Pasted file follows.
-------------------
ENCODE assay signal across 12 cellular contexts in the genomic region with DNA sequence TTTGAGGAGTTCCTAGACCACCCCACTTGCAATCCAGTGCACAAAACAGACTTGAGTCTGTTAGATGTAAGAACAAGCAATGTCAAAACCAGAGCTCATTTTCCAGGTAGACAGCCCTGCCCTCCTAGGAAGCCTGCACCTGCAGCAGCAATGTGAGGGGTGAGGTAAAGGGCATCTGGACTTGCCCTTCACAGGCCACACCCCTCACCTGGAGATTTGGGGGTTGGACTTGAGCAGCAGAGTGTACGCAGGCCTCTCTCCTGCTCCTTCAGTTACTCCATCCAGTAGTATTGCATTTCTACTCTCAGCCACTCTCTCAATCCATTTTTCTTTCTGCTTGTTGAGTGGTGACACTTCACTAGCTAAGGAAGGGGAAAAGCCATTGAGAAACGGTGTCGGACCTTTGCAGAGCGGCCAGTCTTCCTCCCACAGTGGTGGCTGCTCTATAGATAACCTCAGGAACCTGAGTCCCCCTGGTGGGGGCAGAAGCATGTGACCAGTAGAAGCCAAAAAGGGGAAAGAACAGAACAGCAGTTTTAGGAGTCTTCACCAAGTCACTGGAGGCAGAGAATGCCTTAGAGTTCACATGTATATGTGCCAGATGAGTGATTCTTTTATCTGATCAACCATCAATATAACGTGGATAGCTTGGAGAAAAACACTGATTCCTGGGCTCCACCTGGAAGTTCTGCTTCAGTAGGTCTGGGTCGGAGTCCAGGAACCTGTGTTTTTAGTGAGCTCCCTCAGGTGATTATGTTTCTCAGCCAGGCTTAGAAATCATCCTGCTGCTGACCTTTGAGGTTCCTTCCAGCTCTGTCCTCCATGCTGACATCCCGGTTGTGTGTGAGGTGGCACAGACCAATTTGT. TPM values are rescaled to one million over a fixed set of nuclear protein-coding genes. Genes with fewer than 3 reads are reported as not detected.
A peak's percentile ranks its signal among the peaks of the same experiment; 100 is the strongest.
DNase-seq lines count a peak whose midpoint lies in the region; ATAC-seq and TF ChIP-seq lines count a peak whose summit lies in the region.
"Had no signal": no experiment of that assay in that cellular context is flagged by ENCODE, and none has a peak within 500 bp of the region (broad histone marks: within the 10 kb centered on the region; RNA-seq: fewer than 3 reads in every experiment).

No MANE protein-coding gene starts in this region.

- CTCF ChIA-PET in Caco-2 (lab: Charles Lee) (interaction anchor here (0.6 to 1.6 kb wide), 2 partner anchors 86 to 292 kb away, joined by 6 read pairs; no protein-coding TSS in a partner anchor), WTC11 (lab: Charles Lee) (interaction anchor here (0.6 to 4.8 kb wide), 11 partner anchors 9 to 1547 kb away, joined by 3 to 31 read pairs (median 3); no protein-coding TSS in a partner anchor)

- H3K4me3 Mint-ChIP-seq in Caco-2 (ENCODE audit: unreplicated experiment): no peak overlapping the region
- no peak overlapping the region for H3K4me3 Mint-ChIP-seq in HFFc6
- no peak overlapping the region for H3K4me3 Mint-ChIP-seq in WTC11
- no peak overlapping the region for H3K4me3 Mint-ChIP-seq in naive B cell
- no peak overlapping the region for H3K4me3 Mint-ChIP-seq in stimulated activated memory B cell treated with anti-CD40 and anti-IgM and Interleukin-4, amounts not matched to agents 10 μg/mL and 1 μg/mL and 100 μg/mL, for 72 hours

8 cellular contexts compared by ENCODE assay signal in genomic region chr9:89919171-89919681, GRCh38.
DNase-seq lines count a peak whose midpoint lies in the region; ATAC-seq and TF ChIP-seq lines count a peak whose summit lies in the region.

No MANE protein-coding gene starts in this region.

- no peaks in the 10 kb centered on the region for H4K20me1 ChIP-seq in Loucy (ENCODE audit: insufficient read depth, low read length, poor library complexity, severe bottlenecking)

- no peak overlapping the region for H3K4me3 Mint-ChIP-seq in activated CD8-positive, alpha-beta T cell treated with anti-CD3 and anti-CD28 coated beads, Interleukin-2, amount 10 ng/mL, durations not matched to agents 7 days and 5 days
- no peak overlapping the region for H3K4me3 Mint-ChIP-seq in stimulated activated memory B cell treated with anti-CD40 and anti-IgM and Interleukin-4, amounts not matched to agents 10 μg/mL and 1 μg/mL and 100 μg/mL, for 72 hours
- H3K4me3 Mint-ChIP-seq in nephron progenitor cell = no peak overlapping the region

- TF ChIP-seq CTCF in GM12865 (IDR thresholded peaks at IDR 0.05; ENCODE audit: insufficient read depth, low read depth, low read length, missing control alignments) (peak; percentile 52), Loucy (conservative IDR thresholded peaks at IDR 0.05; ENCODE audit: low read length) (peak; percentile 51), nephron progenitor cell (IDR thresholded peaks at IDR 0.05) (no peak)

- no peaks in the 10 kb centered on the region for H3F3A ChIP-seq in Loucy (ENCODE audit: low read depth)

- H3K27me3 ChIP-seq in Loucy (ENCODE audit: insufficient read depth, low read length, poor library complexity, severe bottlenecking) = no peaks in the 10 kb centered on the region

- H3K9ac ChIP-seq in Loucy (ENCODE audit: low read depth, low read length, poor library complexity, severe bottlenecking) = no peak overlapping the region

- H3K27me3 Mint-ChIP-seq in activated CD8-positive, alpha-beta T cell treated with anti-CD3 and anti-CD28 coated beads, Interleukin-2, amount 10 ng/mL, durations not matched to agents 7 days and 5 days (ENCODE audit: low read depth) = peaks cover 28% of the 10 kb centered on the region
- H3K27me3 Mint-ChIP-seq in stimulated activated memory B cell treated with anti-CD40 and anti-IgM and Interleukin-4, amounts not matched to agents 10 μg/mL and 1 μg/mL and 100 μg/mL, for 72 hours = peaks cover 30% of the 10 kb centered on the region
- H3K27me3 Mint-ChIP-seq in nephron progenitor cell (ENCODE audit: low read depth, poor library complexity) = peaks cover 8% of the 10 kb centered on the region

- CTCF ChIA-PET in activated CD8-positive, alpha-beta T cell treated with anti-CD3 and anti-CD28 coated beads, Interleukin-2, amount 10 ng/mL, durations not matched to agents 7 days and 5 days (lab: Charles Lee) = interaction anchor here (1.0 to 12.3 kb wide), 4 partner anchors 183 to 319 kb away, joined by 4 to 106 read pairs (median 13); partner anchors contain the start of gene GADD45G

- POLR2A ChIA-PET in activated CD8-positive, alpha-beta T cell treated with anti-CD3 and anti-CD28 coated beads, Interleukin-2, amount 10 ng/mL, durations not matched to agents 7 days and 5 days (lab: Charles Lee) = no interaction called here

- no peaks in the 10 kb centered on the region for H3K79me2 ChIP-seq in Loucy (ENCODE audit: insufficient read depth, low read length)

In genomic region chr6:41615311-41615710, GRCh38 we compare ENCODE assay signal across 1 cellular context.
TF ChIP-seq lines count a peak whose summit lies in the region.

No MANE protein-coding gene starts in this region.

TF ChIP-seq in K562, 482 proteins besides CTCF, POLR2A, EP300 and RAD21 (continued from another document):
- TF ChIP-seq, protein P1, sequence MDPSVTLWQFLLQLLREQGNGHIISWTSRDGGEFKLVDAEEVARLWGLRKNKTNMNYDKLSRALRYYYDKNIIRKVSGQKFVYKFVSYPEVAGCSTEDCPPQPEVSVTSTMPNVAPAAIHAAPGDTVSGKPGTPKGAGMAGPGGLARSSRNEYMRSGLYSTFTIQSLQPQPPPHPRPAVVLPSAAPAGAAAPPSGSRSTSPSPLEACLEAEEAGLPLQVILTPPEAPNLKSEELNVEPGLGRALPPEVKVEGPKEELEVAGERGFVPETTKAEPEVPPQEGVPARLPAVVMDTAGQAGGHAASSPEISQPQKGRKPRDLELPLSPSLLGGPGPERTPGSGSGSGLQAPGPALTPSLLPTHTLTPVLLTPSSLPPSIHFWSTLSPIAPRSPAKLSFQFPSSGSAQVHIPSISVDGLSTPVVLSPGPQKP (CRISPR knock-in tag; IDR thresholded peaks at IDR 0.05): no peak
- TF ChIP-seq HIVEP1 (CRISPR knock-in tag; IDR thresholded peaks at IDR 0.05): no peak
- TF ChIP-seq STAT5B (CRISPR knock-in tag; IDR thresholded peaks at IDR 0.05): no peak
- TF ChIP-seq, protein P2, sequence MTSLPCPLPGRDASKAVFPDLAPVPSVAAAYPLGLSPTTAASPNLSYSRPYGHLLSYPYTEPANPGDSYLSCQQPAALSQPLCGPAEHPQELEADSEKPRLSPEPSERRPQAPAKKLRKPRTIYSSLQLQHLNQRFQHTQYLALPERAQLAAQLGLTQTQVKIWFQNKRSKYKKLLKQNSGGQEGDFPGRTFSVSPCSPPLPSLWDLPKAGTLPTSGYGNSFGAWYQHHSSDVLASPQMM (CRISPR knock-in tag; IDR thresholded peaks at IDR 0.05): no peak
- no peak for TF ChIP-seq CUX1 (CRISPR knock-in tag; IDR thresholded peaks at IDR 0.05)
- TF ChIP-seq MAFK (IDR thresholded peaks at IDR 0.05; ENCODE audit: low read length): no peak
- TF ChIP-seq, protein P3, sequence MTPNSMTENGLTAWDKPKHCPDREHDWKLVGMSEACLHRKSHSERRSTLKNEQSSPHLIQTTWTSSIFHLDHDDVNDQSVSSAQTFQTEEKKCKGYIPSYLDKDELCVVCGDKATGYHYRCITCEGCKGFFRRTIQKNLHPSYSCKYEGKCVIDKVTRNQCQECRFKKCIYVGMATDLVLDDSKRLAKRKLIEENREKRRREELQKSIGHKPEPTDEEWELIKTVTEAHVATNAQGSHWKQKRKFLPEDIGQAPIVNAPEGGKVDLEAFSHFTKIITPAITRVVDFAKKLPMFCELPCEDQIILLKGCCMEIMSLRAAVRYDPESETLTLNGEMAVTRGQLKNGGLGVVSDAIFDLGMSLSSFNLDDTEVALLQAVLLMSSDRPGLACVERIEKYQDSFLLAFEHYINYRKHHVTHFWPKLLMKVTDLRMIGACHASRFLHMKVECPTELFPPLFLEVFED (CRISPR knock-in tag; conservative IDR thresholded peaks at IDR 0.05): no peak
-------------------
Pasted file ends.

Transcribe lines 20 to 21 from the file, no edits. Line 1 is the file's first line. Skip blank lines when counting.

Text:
- no peaks in the 10 kb centered on the region for H3F3A ChIP-seq in Loucy (ENCODE audit: low read depth)

- H3K27me3 ChIP-seq in Loucy (ENCODE audit: insufficient read depth, low read length, poor library complexity, severe bottlenecking) = no peaks in the 10 kb centered on the region